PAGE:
yalda’s Broader Influence

Yalda Night, though traditionally celebrated in Iran, also finds resonance in neighboring countries like Afghanistan, Pakistan, and Tajikistan, where the longest night of the year is similarly observed.

Celebrating Yalda

A Fusion of Ancient Rituals and Modern Joy

The celebration of Yalda is an amalgamation of ancient rituals and modern practices. Families and friends gather to spend the night together, sharing stories, poetry, and traditional music. The night is alive with laughter, conversation, and a sense of togetherness, as people unite to mark the passage of the longest night.

The History of Yalda

A Journey Through Time

The history of Yalda Night dates back to ancient times, deeply intertwined with Zoroastrian traditions. This historic celebration has evolved over centuries, adapting to the changing times while preserving its core essence. Understanding the history of Yalda provides a window into the cultural and spiritual identity of Iran and its people.

Shabe Yalda 2023

Yalda Night, also known as Shabe Yalda, is an ancient festival celebrated on the longest night of the year, typically falling on December 20th or 21st. This Persian tradition, deeply rooted in Zoroastrianism, marks the victory of light over darkness and the renewal of the Sun. In 2023, Yalda Night promises to be a vibrant blend of modern festivity and age-old customs, as families and communities come together to welcome the winter solstice.

An overview of the history of Yalda

As you know, the history and background of Yalda date back to ancient times, but it is not clear when exactly its date belongs. Many archaeologists proposed the date of Yalda night seven thousand years ago. persian Pottery has been cited since prehistoric times because animal motifs from Persian moons such as scorpions and rams have been hacked into these vessels. You can also observe the ritual related to Yalda night.
With all these interpretations, what is known as the night of Yalda dates back to 500 BC, and its date of entry into the official calendar of the ancient Iranians dates back to the time of Darius I, a calendar that includes the Egyptian and Babylonian calendars.

Yalda Night Traditions


Traditions and rituals of Iranians on the night of Yalda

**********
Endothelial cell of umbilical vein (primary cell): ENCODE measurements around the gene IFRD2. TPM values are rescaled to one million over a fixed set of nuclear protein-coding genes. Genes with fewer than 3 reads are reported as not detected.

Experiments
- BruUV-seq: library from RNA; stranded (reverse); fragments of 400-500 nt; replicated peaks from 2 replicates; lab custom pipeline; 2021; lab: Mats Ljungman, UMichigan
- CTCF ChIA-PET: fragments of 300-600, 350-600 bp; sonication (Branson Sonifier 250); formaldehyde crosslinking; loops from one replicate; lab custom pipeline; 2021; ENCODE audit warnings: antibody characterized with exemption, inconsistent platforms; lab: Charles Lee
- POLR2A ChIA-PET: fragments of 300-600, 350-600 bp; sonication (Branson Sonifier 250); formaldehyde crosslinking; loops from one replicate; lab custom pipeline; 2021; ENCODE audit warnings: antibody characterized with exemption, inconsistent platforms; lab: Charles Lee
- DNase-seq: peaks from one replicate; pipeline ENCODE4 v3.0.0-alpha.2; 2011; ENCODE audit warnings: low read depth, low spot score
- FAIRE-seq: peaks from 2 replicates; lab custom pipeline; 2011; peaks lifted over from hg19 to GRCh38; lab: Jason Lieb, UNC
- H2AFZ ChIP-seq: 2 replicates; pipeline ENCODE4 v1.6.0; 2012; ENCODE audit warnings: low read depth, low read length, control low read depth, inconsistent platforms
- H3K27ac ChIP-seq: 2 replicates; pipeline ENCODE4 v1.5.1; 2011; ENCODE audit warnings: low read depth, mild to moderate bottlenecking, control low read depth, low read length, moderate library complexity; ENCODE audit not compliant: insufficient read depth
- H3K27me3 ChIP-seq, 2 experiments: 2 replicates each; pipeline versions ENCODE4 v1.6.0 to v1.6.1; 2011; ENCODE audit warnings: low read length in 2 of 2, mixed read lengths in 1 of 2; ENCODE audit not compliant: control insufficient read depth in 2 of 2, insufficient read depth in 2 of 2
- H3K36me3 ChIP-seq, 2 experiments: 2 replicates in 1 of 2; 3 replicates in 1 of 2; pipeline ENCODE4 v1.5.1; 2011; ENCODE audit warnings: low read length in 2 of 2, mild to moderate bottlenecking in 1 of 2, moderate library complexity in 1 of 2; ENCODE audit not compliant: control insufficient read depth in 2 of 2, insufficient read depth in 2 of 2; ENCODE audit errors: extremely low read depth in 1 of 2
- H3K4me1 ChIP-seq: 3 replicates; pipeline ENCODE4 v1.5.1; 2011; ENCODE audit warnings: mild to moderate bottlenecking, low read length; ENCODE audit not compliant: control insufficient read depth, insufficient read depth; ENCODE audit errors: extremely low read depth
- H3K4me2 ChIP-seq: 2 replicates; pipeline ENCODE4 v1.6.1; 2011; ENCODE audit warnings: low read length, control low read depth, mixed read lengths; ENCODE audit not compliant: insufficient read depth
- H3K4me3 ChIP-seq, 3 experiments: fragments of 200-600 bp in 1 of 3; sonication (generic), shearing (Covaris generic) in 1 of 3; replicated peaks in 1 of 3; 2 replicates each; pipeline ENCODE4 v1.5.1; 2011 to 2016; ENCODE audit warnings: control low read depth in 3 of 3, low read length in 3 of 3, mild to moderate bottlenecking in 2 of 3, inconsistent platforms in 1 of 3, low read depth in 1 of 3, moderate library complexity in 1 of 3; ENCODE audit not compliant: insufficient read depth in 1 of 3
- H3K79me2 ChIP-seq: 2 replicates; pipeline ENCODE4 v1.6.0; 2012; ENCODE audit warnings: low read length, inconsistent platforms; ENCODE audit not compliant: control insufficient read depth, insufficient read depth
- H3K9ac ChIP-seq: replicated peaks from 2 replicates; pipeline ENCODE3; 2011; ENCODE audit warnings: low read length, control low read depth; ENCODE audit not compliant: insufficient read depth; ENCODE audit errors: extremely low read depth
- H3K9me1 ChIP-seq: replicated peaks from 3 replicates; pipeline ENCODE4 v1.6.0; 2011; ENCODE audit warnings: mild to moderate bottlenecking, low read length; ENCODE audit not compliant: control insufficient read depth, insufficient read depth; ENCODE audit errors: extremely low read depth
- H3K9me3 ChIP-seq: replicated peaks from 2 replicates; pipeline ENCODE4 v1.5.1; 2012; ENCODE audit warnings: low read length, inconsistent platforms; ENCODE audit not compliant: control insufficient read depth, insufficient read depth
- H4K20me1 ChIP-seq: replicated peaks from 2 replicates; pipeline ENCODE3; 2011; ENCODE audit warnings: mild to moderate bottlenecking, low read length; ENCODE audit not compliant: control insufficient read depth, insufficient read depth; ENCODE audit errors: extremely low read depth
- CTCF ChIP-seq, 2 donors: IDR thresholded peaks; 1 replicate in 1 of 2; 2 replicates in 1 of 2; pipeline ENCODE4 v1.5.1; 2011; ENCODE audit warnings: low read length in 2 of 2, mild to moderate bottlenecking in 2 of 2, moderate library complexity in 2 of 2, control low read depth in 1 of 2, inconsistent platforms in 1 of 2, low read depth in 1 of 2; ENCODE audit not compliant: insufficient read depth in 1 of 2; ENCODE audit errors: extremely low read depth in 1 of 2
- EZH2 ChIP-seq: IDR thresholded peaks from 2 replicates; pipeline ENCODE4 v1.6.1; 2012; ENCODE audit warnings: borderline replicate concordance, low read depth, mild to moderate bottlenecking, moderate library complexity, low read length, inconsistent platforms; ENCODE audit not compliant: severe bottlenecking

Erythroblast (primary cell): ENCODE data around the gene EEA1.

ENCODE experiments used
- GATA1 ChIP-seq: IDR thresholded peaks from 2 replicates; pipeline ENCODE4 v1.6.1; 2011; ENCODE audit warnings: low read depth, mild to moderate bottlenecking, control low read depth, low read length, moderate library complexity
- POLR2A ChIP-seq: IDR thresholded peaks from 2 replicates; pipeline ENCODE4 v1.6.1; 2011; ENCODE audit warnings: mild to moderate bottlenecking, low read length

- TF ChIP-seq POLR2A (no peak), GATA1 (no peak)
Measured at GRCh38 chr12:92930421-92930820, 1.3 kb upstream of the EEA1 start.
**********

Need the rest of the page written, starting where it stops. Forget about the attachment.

We knew that the last night of autumn, which is the longest and darkest night of the year, with the name of Yalda night, has gained a special place among Iranians, and the people of Iran will celebrate this long night together until dawn with all kinds of fun programs. They live happily so that the darkness and coldness and sorrow of the absence of the sun do not weaken their souls, and they go to bed easily with a bright sky.
According to ancient traditions in the ancient religion, on the first day of January, the Persian kings laid down the royal throne went to the desert in white clothes, and sat on the white Persian carpet. The guards and gatekeepers of the royal palace and all the servants and enslaved people in The city were liberated and they lived like everyone else, and they were all in the same place, whether the chief or the king or the common people. Of course, the truth of this statement has not been proven, which may not be just a myth.
Yalda celebration is celebrated today by Iranians with relatives and families spending the night together so that family members gather on this important night and the elderly members of the family begin to tell ancient stories that eating watermelon, nuts, Persian pomegranate, and sweets. And different fruits are symbolic aspects of this dear night. Most of these fruits have many seeds and are considered a kind of contagious magic that human beings increase their fertility by resorting to their blessing. And watermelon and pomegranate are thought to represent the sun at night because of their red color.

Yalda Night Traditions

Lighting a fire in Yalda

Since lighting a fire was a symbol of light and the sun in the eyes of the ancients, and some also knew it to remove the darkness and evil of the devil, so to escape the darkness and the forces of the devil, they lit a fire to create a warm circle together.